Whether it is a large professional training center or a small private estate for your personal riding goals, choosing the right green field property is one of the most important decisions to be made for creating a great estate. The old saying “Location, Location, Location” being the 3 most important factors for real estate also holds true for an equestrian estate – but it goes beyond just the geographic position.
Early on in your search for just the right property, it is wise to prioritize your musts, needs, and wants in what you are looking to create in an equestrian facility. Give a priority weight to each item on your list and as various properties are evaluated, you will be able to score one property against another to make an objective decision, and not be skewed by a very attractive item that is nice but not so necessary in the long run.
Equestrian Estate Concerns to Consider
Topography – Flat land elevation vs. rolling hills
In most cases, it is actually easier to get storm water to run in the direction you want if you have some changes in elevation and rolling topography instead of just a flat piece of property.
It is hard to get storm water away from structures and outdoor riding arenas, etc. if there is no slope of the terrain to deal with.
The velocity of the run-off of storm water can be dealt with but ponding water with no place to go can be very difficult to manage efficiently.
Finding a piece of property that is not a flat land, with elevation changes, also adds character to the facility itself and can create different elevation changes from one floor level to another. It often turns out to be a lot less expensive to cut and fill dirt material on site rather than hauling fill material onto the site.
Established Pasture – Property with even a little established grassland or pasture will help immensely even if it the grass is not thick and well established.
Fertilizer and reseeding will do wonders to the already established pasture vs. having to start from scratch and “create” new pasture.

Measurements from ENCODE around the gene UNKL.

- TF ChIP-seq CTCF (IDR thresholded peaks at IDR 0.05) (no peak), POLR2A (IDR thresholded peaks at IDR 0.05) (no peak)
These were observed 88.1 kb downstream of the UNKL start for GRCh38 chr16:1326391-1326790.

Clearing trees and starting new pasture takes time and can be quite expensive.
Establishing a new pasture on cleared land must be done right and at the right time of year. (Generally, fall is best but late spring is another window of opportunity.)
Also, expect that it will take a good year and possibly, up to two years to get a grass pasture established and mature so the horse traffic doesn’t tear it all up.
Just because a piece of property is inexpensive and has to be cleared to create any pasture does not mean it’s the right direction to go for the long term.
Clearing and creating new pasture takes an investment of both time and money.
Governing Authority – Thoroughly investigate the local codes and zoning to see what the setbacks, buffers, etc. are with the property you are considering to as an investment.
Start with the Zoning of the property. Under the zoning, there will be the permitted uses. Verify that what you want to do is included in the permitted uses. Look also at the parcels that are adjacent to and near the parcel you are considering. Understand if they are zoned the same they could develop with all the permitted uses for that specific zoning. For some commercial equestrian estates, you may need to request re-zoning or request a variance. This can be done, but does take time and money to accomplish.
Many governing authorities have adopted their own flood plain maps based on the area FEMA maps but are much more stringent. This can greatly reduce the “usable” property you may have to work with. Remember that any water on the property is actually state waters; the state can dictate what you will do with it, and how far away from it you have to stay with any structure. Some properties that are long and narrow and have a 100′ animal confinement – barn setback may not even have space to place the barn right in the middle of the property.
Also, many governing authorities will require that the barn be located behind the residence in relation to the front of the property. Some local ordinances or community development Home Owners Associations (HOAs) may require the structures be constructed of certain materials. Be sure and investigate that particular piece of property prior to purchase.
Note most HOAs have Covenants and Design Standards, and an Architectural Review Board. You will need to gain approval from this group prior to getting the approvals from the city or county authorities. Also in some cases, you may be restricted to a certain number of horses per acre of the property.
Keep in mind that an undeveloped piece of property (green field site), once it is developed, will generally remain as developed for at least 50 years (except in rapidly growing urban areas). This is why the governing authorities and property owners should be very deliberate on the details of the development and impact on surrounding parcels.
Stein Equestrian is committed to helping clients make wise balanced decisions on property selection, site plan development, and all of the details to balance budgets against the optimum and durable long-term investment. We have been working directly with equine lovers for many years and always do this research up front, as finding just the right piece of property for your estate is the number one priority.